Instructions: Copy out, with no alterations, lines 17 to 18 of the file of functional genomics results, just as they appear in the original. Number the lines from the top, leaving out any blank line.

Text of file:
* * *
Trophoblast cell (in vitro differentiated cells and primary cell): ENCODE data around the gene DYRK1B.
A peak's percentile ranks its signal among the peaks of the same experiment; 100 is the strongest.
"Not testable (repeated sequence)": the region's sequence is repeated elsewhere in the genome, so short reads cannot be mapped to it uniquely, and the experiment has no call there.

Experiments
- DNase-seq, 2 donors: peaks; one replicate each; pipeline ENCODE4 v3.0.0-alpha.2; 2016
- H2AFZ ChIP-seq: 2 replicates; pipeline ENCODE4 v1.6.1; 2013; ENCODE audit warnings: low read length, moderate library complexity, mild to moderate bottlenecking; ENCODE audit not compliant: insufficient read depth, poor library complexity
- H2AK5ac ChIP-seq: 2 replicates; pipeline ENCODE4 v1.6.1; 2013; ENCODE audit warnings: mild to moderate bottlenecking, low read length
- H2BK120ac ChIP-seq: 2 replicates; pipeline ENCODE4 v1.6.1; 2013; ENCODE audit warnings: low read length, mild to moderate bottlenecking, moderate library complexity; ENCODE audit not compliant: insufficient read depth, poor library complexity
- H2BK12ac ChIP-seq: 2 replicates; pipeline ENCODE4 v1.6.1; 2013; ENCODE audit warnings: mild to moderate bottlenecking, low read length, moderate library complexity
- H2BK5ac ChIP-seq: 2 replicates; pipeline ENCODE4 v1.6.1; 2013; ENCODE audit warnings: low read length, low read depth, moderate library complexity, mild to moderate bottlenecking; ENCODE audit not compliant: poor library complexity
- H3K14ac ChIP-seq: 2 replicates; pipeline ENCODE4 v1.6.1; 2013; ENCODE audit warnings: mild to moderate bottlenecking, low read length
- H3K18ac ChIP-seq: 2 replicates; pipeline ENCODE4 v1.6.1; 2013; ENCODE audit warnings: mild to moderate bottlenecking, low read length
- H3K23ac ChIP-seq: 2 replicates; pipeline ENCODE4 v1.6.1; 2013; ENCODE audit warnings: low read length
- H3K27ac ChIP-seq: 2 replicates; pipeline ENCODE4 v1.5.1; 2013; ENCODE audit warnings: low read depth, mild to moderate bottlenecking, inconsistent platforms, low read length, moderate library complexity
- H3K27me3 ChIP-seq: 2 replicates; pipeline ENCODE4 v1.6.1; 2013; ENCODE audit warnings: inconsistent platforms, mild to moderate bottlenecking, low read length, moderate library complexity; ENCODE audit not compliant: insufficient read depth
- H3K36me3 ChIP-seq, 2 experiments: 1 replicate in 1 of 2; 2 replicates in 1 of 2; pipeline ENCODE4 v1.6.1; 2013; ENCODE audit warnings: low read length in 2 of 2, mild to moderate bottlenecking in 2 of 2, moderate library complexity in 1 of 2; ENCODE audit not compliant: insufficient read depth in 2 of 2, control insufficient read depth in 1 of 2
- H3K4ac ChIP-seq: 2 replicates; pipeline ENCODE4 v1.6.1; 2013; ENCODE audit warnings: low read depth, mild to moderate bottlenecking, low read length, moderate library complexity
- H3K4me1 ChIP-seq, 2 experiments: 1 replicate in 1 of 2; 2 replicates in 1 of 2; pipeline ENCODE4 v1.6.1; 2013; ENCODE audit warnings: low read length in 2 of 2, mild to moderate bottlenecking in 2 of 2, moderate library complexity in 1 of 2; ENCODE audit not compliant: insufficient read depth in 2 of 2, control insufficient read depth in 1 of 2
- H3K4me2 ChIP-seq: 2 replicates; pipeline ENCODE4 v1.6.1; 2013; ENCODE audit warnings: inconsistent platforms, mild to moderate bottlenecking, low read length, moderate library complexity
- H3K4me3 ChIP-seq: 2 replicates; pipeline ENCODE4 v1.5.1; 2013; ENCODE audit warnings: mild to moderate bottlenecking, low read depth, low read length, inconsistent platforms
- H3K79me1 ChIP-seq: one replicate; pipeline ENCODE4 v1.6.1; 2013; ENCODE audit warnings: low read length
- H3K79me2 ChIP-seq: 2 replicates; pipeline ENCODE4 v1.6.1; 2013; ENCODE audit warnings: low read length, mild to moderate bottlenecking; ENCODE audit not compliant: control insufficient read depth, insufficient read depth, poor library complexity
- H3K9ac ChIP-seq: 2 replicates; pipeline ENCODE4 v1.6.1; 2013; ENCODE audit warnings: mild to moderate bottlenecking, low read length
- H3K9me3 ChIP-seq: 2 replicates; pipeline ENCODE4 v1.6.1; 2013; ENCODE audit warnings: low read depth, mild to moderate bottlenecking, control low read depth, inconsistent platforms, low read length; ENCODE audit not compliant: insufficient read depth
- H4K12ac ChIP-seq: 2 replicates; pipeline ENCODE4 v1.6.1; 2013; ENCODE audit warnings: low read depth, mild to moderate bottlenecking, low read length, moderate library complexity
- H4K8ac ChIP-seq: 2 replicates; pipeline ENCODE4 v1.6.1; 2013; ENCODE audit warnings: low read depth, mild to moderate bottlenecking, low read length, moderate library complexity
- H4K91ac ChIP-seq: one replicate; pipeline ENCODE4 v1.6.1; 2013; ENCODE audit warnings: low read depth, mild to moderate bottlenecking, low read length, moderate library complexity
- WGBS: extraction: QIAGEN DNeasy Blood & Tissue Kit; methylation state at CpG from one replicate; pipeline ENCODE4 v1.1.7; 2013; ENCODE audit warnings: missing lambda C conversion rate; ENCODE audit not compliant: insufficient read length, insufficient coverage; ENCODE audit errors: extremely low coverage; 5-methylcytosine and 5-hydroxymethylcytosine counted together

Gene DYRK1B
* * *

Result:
- H3K4ac ChIP-seq: 2 replicates; pipeline ENCODE4 v1.6.1; 2013; ENCODE audit warnings: low read depth, mild to moderate bottlenecking, low read length, moderate library complexity
- H3K4me1 ChIP-seq, 2 experiments: 1 replicate in 1 of 2; 2 replicates in 1 of 2; pipeline ENCODE4 v1.6.1; 2013; ENCODE audit warnings: low read length in 2 of 2, mild to moderate bottlenecking in 2 of 2, moderate library complexity in 1 of 2; ENCODE audit not compliant: insufficient read depth in 2 of 2, control insufficient read depth in 1 of 2